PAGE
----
Why don't you just shutdown the puppy mills?
It's a question that comes up frequently on various posts relating to puppy mills, protests or pets sold in pet stores. In an ideal world, they'd all be closed but in a real world, closing puppy mills isn't as easy as you'd think, even if the puppy mill owner is facing charges for animal cruelty.
Case in point
In Nancy, Kentucky, the owner of Dream Catcher Kennels is facing charges after keeping dogs in deplorable conditions. Cages were caked in feces, mud and other matter. And, investigators found some dogs - mothers and puppies - crammed so tightly into cages that they couldn't move. His explanation as to why he had so many dogs in one cage - "they fit." Despite the severity of the charges, it's business as usual for Dennis Bradley according to a report on WAVE-TV.
Why is he still open for business?
There is more than the law to take into consideration when the puppy mill owners are facing animal cruelty charges. The much bigger question is what happens to the dogs?
In order for the doors to shut and the dogs to be moved to safety, someone needs to step up to take care of the vetting, feeding and rescue aspect involved with shutting down a mill. According to a TV report on this particular case, it's estimated the costs of rescuing the dogs would be around $70,000. Depending on the laws in a particular state, dogs may need to be held until a case goes to trial. That could be months or years.
In many of the stories I've covered that focus on mills that have shutdown, either a large rescue organization has been involved or lots of small groups have stepped up to take in the dogs and prepare them for adoption someplace else. Most often it takes a village - an effort of several rescue groups and advocacy organizations to get the dogs to safety. In this case, that hasn't happened and the shear number of dogs involved would overwhelm local animal welfare facilities.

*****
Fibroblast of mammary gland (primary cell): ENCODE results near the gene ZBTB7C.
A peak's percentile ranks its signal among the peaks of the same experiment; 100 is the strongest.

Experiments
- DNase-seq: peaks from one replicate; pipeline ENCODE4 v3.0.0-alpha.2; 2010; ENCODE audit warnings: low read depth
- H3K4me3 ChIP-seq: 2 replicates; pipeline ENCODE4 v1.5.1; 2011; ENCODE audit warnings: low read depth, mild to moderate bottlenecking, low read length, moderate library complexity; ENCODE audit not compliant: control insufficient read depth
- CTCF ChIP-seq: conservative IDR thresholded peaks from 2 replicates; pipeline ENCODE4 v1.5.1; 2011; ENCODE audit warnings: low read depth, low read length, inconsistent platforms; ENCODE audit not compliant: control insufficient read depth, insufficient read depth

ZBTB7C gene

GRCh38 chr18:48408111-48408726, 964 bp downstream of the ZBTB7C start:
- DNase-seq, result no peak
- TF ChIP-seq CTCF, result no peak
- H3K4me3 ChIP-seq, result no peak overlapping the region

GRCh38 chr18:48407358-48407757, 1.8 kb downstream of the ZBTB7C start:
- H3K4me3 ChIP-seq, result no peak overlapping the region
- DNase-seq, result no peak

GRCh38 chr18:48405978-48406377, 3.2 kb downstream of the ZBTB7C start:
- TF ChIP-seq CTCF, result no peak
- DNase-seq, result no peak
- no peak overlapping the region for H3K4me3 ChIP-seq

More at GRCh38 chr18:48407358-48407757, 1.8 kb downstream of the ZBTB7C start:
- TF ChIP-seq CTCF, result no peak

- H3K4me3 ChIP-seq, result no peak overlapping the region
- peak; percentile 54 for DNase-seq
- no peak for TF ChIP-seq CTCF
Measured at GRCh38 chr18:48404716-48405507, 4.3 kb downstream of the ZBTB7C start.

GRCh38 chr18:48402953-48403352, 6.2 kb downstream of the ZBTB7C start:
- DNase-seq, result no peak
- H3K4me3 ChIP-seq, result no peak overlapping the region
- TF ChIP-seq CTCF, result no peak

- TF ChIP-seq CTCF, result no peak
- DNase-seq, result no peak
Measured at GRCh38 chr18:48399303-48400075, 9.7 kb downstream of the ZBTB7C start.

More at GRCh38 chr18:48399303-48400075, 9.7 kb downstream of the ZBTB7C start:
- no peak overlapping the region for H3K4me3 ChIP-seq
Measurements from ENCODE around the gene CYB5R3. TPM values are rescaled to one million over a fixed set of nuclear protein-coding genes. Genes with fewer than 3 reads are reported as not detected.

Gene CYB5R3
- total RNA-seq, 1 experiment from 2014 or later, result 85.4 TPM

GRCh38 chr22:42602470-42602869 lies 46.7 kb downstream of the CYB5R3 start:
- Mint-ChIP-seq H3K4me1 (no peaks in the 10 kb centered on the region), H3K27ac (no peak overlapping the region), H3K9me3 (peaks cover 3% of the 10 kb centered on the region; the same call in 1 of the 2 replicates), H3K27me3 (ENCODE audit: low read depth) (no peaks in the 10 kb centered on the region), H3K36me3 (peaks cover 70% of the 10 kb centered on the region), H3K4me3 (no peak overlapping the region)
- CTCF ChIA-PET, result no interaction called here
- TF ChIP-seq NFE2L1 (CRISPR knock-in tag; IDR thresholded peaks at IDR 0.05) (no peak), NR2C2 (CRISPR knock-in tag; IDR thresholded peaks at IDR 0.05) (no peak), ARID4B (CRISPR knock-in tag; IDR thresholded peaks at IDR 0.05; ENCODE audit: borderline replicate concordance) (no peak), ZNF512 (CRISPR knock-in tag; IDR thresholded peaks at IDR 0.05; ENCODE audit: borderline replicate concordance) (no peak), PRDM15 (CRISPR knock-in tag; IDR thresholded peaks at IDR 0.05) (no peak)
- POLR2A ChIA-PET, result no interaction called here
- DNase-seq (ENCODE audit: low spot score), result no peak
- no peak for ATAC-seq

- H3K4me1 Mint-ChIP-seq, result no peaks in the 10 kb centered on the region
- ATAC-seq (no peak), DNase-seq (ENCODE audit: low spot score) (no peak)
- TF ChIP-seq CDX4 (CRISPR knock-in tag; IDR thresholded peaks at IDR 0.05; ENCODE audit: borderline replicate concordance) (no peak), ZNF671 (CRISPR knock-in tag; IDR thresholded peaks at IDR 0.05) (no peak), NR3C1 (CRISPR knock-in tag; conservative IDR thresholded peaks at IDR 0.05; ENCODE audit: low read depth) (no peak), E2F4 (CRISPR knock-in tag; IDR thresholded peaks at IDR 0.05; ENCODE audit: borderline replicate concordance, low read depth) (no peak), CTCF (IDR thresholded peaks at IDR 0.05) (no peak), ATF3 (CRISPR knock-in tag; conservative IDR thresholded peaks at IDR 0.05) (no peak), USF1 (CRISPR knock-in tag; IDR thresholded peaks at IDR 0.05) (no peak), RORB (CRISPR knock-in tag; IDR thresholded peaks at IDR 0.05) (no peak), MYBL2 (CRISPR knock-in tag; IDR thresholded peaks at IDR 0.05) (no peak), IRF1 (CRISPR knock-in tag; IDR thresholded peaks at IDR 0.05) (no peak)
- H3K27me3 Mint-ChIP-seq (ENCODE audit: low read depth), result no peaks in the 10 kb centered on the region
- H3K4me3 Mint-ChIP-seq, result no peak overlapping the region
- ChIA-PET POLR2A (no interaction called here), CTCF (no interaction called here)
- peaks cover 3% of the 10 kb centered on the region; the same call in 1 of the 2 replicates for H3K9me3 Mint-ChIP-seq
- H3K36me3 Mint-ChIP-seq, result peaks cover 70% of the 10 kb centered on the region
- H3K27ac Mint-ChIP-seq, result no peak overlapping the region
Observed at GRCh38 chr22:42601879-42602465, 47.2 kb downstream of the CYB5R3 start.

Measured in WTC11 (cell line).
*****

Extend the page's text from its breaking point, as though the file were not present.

So, what is happening to the dogs?
The dogs in the worst shape were removed by animal welfare workers. The rest are still in the puppy mill with animal control keeping an eye on the situation. And, Bradley says he has plans to expand. I just hope they are keeping a very close eye on the situation.
Other cases, other places
But, as we have learned, keeping an eye on the situation doesn't mean that anything happens quickly. Just one look at the Debra Pratt puppy mill in Iowa that I've blogged about throughout the year shows that even when the USDA is logging violation after violation - and the puppy mill is in horrendous shape - doesn't mean that shutting the doors and saving the dogs is an easy task.
Writing to lawmakers to campaign for tougher laws is important - it's vital in getting things to change in an industry where companion animals - pets - are treated with less regard than livestock.
However, the easiest way to shut down mills is not to purchase pet store puppies and kittens. The pets sold in pet stores - the ones with the hefty price tag often sold on credit - come from puppy mills...as do many dogs and cats sold directly on the Internet.
And, if you connect with a breeder on the Internet and he or she asks you no questions and doesn't screen you prior to the sale - ding, ding, ding - you are dealing with a puppy mill. If the demand dries up, there is no need for the supply. Don't get me wrong - stronger laws are important and vital in most cases. But as we saw in the Pratt
For more information, check out The Puppy Mill Project online and on Facebook, Pupquest (a site created by veterinarians) or follow the work of the National Mill Dog Rescue. Their Facebook page and Website show exactly what the mothers and fathers in the puppy mills look like in the mills - it's not a pretty sight.
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